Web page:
Author Topic: Steel plate  (Read 50794 times)

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Offline Tampa

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Re: Steel plate
« Reply #100 on: April 11, 2011, 08:46:18 AM »
Communist - nice looking pie.  I wouldn't expect that much bottom char at 335, but I guess it speaks to the conductivity of steel.  Just to be sure, 335 was after the 45 second broil, or before?  I'm guessing it was before the broil and, if so, that's a nice trick.  It kind of superheats the surface w/o impacting all the thermal mass.  It would seem to me that you would get some char but maybe not too much.  Great trick.

Everyone's idea of a perfect pie is a little different.  I'm good with the top & the bottom in these photos, but I'd like to see a little spotting on the rim.  Thanks for sharing.

Chau - love that post above.  Lots of good information and it is consistent with my (comparatively small) results.  I'm usually doing a 5 minute pie these days to get that good bottom crisp, but I've got some "head room" on the upper heating element (burner) so it's a good challenge to see if I can get closer to 4 minutes.

Dave


Offline communist

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Re: Steel plate
« Reply #101 on: April 11, 2011, 09:21:33 AM »
Thanks Bill and Dave.  Yes, Dave it is 335 on the preheat, then I put the broiler on HI for 40 seconds, and then the surface of the steel can hit over 600.  I agree with the variability of the perfect pie, and the spotting of the rim issue.  Check out my pie on page three of this thread.  Is that what your preference is?  I like it too, but am afraid that too much broiler action may brown my cheese, even though I use Grande.  And I seem to remember Scott123 mentioning his perfect NY pie to be slightly pale on top.  And if it good for Scott, it is good for me! ;D  Mark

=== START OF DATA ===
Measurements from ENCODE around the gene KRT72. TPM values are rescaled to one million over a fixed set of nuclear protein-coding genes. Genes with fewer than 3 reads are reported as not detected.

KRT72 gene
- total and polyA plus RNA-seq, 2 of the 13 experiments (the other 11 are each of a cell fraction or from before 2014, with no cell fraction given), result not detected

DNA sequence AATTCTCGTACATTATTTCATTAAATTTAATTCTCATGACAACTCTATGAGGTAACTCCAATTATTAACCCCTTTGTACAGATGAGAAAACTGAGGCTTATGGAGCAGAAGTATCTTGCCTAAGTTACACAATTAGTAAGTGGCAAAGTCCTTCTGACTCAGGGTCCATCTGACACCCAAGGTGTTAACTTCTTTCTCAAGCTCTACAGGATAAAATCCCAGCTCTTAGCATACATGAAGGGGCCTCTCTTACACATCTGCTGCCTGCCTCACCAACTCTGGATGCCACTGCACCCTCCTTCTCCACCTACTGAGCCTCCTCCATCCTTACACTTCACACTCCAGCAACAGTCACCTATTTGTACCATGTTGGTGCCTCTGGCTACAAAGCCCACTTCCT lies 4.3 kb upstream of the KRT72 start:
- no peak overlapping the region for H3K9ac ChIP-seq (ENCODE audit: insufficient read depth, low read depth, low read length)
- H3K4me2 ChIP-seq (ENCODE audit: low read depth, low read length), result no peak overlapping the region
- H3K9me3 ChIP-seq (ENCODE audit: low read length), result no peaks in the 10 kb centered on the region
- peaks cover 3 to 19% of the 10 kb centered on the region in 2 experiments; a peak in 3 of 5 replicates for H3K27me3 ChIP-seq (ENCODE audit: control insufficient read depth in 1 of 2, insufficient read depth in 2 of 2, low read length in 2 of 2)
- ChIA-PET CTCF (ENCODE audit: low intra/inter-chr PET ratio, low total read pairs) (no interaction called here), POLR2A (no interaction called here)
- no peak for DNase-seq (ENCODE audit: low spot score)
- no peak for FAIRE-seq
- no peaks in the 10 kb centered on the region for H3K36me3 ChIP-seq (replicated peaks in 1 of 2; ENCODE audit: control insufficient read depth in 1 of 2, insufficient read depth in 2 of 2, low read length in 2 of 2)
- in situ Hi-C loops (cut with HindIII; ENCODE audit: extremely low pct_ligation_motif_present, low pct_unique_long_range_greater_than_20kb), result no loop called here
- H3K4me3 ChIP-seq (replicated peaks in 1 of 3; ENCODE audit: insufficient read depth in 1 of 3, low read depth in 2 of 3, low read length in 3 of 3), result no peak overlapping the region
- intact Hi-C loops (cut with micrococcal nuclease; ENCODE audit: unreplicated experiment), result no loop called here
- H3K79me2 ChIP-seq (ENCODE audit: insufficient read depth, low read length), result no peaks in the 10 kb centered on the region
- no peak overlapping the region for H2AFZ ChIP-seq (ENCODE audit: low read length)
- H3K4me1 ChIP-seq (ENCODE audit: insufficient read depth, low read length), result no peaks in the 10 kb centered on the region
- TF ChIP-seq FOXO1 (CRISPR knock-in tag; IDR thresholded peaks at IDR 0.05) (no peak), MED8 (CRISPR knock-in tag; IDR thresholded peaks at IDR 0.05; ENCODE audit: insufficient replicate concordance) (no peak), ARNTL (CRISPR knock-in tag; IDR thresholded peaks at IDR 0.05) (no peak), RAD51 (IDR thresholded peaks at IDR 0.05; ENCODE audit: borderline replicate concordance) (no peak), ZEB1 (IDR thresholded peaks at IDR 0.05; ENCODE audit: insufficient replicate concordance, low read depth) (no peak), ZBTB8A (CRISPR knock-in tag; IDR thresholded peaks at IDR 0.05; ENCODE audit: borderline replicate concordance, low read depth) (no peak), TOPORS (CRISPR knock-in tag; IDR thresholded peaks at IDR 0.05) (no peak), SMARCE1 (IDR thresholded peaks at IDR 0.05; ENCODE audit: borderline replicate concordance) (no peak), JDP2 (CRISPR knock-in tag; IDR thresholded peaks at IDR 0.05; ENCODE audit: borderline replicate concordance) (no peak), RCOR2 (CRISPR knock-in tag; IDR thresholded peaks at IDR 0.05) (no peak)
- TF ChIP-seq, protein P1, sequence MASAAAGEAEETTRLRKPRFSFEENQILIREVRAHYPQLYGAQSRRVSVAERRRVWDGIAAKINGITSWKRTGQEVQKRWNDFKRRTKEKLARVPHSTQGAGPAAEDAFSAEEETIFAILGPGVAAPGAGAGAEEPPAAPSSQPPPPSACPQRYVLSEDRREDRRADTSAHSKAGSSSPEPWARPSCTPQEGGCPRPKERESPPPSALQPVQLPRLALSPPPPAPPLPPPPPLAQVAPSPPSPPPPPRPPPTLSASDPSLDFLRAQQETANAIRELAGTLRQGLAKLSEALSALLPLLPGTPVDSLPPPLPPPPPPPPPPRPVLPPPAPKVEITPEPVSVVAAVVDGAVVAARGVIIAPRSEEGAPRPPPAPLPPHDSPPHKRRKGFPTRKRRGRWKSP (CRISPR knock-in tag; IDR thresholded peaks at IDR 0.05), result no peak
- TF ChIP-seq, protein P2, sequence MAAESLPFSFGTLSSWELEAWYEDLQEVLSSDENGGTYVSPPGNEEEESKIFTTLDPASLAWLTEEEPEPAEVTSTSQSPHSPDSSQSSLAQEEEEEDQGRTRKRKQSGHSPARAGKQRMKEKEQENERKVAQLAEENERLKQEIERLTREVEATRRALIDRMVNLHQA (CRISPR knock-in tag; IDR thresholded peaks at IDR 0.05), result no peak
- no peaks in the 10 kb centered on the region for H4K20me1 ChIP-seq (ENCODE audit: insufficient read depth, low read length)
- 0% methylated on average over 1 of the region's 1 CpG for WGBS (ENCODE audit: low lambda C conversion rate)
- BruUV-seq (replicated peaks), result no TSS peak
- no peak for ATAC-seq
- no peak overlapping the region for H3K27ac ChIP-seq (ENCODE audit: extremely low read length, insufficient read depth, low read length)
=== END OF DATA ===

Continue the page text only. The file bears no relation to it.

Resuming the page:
Offline scott123

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Re: Steel plate
« Reply #102 on: April 11, 2011, 10:41:53 AM »
Alexi, thanks for performing that experiment.  That's a huge help.  I think your broiler works a little differently than mine, but it still proves that 1/2" steel can definitely produce a Neapolitan bake time.

Are you using the broiler during the bake? I know, in the past, you've talked about the convection feature, but are you broiling as well?  If you need to increase the top to bottom heat ratio, just move the pizza closer to the broiler.  With close proximity (less than 4"), you should be able to pre-heat the steel to around 600 and get the same kind of 2ish minute results you're getting with cordierite, plus... you should be able to cut your pre-heat times in half.

Mark, nice pizza.  I'm really surprised that 40 seconds of broiling would pump that much heat into the steel. What was the bake time?

If I had to choose between this pie and page 3, I'd go with page 3  :) Not really because of the color or the charring- both look fantastic, but more because of the thickness factor. I gravitate towards a much smaller rim.

The pizza that I grew up with was soft/not crispy and, when I say, pale, I mean really pale- almost pure white, with a few brown specs on top. Not char, but not golden brown. The bottom would have a little char, but not the top.

Offline communist

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Re: Steel plate
« Reply #103 on: April 11, 2011, 12:10:27 PM »
I'm sorry :'(  The pre-heat was 535 oven temperature, not 335!!!  My bad! :-\

Offline Tampa

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Re: Steel plate
« Reply #104 on: April 11, 2011, 07:23:38 PM »
Thanks for the correction Mark.  You had my full attention showing those results with a 335F number :o.  Yep, I like the looks of the pie on page 3 better.  For me, the challenge is to get the bottom spotting, rim blisters, and melted cheese w/o brown spots all on the same pie.  (And I forgot to mention the airy crumb...)

Just out of curiosity, how long does it take you to get the 1/2" steel plate to 535F?

Dave

Offline communist

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Re: Steel plate
« Reply #105 on: April 11, 2011, 08:38:01 PM »

Just out of curiosity, how long does it take you to get the 1/2" steel plate to 535F?